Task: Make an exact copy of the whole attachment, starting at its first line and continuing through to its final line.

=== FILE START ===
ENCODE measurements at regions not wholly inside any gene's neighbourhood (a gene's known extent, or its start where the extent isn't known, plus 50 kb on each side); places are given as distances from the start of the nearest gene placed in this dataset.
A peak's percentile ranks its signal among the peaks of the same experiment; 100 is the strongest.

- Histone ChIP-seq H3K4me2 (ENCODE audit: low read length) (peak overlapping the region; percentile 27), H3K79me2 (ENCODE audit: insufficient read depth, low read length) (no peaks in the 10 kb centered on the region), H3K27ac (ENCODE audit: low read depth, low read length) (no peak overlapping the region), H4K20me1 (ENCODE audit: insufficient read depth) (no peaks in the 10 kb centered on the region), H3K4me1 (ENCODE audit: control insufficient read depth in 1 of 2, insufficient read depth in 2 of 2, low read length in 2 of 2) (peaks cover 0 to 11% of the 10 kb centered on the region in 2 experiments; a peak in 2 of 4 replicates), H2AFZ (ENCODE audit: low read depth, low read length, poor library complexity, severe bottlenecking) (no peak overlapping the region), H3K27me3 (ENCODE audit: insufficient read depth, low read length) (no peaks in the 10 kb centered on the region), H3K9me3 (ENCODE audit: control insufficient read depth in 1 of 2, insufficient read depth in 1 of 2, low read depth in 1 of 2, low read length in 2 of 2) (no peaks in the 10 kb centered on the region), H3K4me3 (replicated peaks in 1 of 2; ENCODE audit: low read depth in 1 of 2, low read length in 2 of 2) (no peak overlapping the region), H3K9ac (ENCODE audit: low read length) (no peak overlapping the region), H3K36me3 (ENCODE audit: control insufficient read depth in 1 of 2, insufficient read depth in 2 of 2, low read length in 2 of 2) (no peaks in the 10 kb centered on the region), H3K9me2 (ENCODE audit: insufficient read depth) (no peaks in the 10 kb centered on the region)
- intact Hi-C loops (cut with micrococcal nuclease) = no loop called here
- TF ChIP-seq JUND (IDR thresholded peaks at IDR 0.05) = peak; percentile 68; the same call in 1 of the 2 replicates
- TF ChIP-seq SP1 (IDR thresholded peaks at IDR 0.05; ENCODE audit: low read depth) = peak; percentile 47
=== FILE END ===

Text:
ENCODE measurements at regions not wholly inside any gene's neighbourhood (a gene's known extent, or its start where the extent isn't known, plus 50 kb on each side); places are given as distances from the start of the nearest gene placed in this dataset.
A peak's percentile ranks its signal among the peaks of the same experiment; 100 is the strongest.

- Histone ChIP-seq H3K4me2 (ENCODE audit: low read length) (peak overlapping the region; percentile 27), H3K79me2 (ENCODE audit: insufficient read depth, low read length) (no peaks in the 10 kb centered on the region), H3K27ac (ENCODE audit: low read depth, low read length) (no peak overlapping the region), H4K20me1 (ENCODE audit: insufficient read depth) (no peaks in the 10 kb centered on the region), H3K4me1 (ENCODE audit: control insufficient read depth in 1 of 2, insufficient read depth in 2 of 2, low read length in 2 of 2) (peaks cover 0 to 11% of the 10 kb centered on the region in 2 experiments; a peak in 2 of 4 replicates), H2AFZ (ENCODE audit: low read depth, low read length, poor library complexity, severe bottlenecking) (no peak overlapping the region), H3K27me3 (ENCODE audit: insufficient read depth, low read length) (no peaks in the 10 kb centered on the region), H3K9me3 (ENCODE audit: control insufficient read depth in 1 of 2, insufficient read depth in 1 of 2, low read depth in 1 of 2, low read length in 2 of 2) (no peaks in the 10 kb centered on the region), H3K4me3 (replicated peaks in 1 of 2; ENCODE audit: low read depth in 1 of 2, low read length in 2 of 2) (no peak overlapping the region), H3K9ac (ENCODE audit: low read length) (no peak overlapping the region), H3K36me3 (ENCODE audit: control insufficient read depth in 1 of 2, insufficient read depth in 2 of 2, low read length in 2 of 2) (no peaks in the 10 kb centered on the region), H3K9me2 (ENCODE audit: insufficient read depth) (no peaks in the 10 kb centered on the region)
- intact Hi-C loops (cut with micrococcal nuclease) = no loop called here
- TF ChIP-seq JUND (IDR thresholded peaks at IDR 0.05) = peak; percentile 68; the same call in 1 of the 2 replicates
- TF ChIP-seq SP1 (IDR thresholded peaks at IDR 0.05; ENCODE audit: low read depth) = peak; percentile 47